The fact that Brent crude oil prices have fallen to $101 a barrel, the lowest in about a year, despite crises in a number of oil-producing countries in West Asia and the standoff between Russia and Ukraine, comes as major relief for India.
This is because about 85 per cent of its oil requirements are met through imports.
In this year’s estimated oil requirement of 223.7 million tonnes (mt), the share of imports is projected at 188.2 mt.
India is the world’s fourth-largest importer of natural gas, accounting for six per cent of the global market.
Comfort on the price front notwithstanding, petroleum ministry officials see merit in the observation of Paris-based International Energy Agency, which has said the oil market has remained “almost eerily calm”.
The eeriness is principally because of two reasons: First, in case Russia, provoked by Western sanctions, switches off oil supplies to Europe, it could be a trigger for prices to rise.
Second, so far, it appears unlikely the conflict in Iraq will have a bearing on exports from its southern oilfields, which account for most of the exports of the second-largest producer in the Organization of the Petroleum Exporting Countries.
But in the unlikely event of disruptions in supplies from southern Iraq, prices will rise sharply in the absence of “spare capacity” elsewhere in the world.
These are, however, speculations.
As of now, due to abundant supply in the face of geopolitical risks, the benchmark oil price has fallen 12 per cent from the year's peak of $115.71 in June, coinciding with the new wave of disturbances in Iraq.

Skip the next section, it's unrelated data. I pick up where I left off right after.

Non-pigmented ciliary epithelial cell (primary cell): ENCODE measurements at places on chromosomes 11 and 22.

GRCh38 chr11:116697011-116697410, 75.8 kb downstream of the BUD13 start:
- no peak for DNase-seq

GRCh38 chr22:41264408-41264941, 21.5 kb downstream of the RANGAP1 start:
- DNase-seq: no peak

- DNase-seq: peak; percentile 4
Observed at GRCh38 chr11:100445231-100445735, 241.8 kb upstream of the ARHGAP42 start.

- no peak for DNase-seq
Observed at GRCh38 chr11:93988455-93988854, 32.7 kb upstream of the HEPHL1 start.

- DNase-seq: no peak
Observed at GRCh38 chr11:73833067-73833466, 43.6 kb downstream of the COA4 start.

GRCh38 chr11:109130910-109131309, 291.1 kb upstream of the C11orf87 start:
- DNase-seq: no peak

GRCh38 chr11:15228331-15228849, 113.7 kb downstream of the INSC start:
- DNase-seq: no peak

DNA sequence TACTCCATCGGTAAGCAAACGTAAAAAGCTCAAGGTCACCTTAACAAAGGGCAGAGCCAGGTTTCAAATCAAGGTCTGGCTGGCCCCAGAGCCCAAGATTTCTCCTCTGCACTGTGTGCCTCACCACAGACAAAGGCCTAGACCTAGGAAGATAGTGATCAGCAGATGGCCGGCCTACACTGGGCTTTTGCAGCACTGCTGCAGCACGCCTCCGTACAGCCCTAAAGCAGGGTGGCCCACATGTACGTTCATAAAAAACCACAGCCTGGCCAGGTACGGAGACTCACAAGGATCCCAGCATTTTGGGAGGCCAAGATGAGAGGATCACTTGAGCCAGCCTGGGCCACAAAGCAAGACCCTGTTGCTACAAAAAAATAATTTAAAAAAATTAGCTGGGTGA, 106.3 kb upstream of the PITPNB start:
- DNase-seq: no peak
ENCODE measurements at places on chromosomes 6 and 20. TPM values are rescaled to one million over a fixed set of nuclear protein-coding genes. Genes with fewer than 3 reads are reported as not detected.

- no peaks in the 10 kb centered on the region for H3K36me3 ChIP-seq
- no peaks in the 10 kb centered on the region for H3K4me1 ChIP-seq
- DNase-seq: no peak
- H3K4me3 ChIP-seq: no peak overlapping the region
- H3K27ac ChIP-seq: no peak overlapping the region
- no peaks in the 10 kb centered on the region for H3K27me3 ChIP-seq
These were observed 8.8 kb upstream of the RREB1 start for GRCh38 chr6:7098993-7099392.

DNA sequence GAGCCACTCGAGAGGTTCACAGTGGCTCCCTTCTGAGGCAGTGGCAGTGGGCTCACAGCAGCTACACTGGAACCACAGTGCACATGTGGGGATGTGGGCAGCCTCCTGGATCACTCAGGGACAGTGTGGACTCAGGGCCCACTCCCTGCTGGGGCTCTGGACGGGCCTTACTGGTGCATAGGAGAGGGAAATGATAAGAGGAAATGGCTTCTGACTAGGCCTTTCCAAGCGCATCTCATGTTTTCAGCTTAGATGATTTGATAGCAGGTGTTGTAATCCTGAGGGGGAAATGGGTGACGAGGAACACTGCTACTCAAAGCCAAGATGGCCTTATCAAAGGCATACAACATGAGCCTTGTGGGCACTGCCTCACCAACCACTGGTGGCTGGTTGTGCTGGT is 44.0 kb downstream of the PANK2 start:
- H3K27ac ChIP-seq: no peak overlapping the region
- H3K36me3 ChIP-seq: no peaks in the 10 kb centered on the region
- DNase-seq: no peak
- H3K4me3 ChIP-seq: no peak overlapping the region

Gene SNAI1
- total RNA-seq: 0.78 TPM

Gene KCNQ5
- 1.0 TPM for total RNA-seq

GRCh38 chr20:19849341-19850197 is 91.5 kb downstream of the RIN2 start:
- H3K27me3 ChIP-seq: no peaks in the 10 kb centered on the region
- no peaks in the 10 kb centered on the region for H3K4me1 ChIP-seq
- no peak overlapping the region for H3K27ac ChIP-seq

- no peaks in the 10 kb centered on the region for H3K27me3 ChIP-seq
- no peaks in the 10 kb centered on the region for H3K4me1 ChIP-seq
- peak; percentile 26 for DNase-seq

That the market has been calm despite disturbances in more than one oil-producing country is proof the world has moved from the time when conflicts in West Asia, home to 48 per cent of the world’s known oil reserves and 38 per cent gas reserves, were synonymous with soaring energy prices.
In fact, as the market remains focused on easy supply, trade officials don’t rule out further downside risks to oil prices.
At the same time, oil & gas prices are likely to get support once the winter sets, in October; the more severe the winter, the greater will be the demand for oil and gas.
Now, however, the market has to contend with weak refining activity in industrialised countries in the face of improved global supply of oil, a sharp fall in Chinese crude oil imports in July and growing speculation the US riding the crest of a shale oil boom will lift the ban on crude exports, in place since 1979.
According to the International Energy Agency, global crude oil supply rose by 230,000 barrels a day in July to 93 mi
llion (m) bpd.
The rise was due to Opec, which pumped in an additional 300,000 bpd to a five-month high of 30.49 mbpd.
This helped offset the shortfall in supply by non-Opec producers.
IEA says, “While the situation across key producer countries remains more at risk, so far, the market appears confident Opec can deliver the production increase needed to meet the rising demand expected in the second half of the year.”
De facto leader Saudi Arabia, which raised production by 280,000 bpd to 10.1 mbpd in July, has been successful in keeping Opec on the right track despite crude oil prices softening.
Civil war-torn Libya has in, a short period, doubled production to 430,000 bpd.
Saudi Arabia’s task of maintaining discipline in Opec ranks has become easier, as the US’ progress in oil production -- up about 50 per cent to 8.5 bpd in July through the past three years -- and the consequent fall in imports has a message for all producing countries.
Also, there are near-record quantities of crude oil stored, from which the US could export in demanding circumstances.
Ahead of the lifting of the export ban, the US, as a ‘special case’, allowed a tanker with $40 million of ultra light crude oil to set sail for South Korea from a port in Texas; this could herald a new order in oil trade.
The speed at which production in the US is rising, the country would soon be in a position to export at least 800,000 bpd of light crude oil.